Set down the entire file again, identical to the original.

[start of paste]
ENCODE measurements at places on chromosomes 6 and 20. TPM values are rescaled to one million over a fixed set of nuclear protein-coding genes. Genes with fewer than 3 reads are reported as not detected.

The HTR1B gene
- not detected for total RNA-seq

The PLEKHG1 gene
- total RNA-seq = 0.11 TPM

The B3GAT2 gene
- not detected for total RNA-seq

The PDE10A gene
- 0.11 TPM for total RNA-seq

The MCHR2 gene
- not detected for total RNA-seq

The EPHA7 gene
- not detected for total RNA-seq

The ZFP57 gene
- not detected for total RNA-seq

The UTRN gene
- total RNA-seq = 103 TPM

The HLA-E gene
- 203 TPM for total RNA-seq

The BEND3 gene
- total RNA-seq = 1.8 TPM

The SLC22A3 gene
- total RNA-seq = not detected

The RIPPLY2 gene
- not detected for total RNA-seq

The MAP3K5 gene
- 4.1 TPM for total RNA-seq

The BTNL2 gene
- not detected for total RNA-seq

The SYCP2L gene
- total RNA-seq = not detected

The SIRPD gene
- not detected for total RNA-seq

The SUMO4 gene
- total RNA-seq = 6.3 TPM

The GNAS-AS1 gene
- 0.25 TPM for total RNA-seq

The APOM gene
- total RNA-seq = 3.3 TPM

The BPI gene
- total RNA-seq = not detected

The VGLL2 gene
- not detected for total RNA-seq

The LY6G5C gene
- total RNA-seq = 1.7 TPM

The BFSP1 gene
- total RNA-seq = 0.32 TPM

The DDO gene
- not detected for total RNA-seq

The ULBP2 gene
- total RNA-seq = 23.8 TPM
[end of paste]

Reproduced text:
ENCODE measurements at places on chromosomes 6 and 20. TPM values are rescaled to one million over a fixed set of nuclear protein-coding genes. Genes with fewer than 3 reads are reported as not detected.

The HTR1B gene
- not detected for total RNA-seq

The PLEKHG1 gene
- total RNA-seq = 0.11 TPM

The B3GAT2 gene
- not detected for total RNA-seq

The PDE10A gene
- 0.11 TPM for total RNA-seq

The MCHR2 gene
- not detected for total RNA-seq

The EPHA7 gene
- not detected for total RNA-seq

The ZFP57 gene
- not detected for total RNA-seq

The UTRN gene
- total RNA-seq = 103 TPM

The HLA-E gene
- 203 TPM for total RNA-seq

The BEND3 gene
- total RNA-seq = 1.8 TPM

The SLC22A3 gene
- total RNA-seq = not detected

The RIPPLY2 gene
- not detected for total RNA-seq

The MAP3K5 gene
- 4.1 TPM for total RNA-seq

The BTNL2 gene
- not detected for total RNA-seq

The SYCP2L gene
- total RNA-seq = not detected

The SIRPD gene
- not detected for total RNA-seq

The SUMO4 gene
- total RNA-seq = 6.3 TPM

The GNAS-AS1 gene
- 0.25 TPM for total RNA-seq

The APOM gene
- total RNA-seq = 3.3 TPM

The BPI gene
- total RNA-seq = not detected

The VGLL2 gene
- not detected for total RNA-seq

The LY6G5C gene
- total RNA-seq = 1.7 TPM

The BFSP1 gene
- total RNA-seq = 0.32 TPM

The DDO gene
- not detected for total RNA-seq

The ULBP2 gene
- total RNA-seq = 23.8 TPM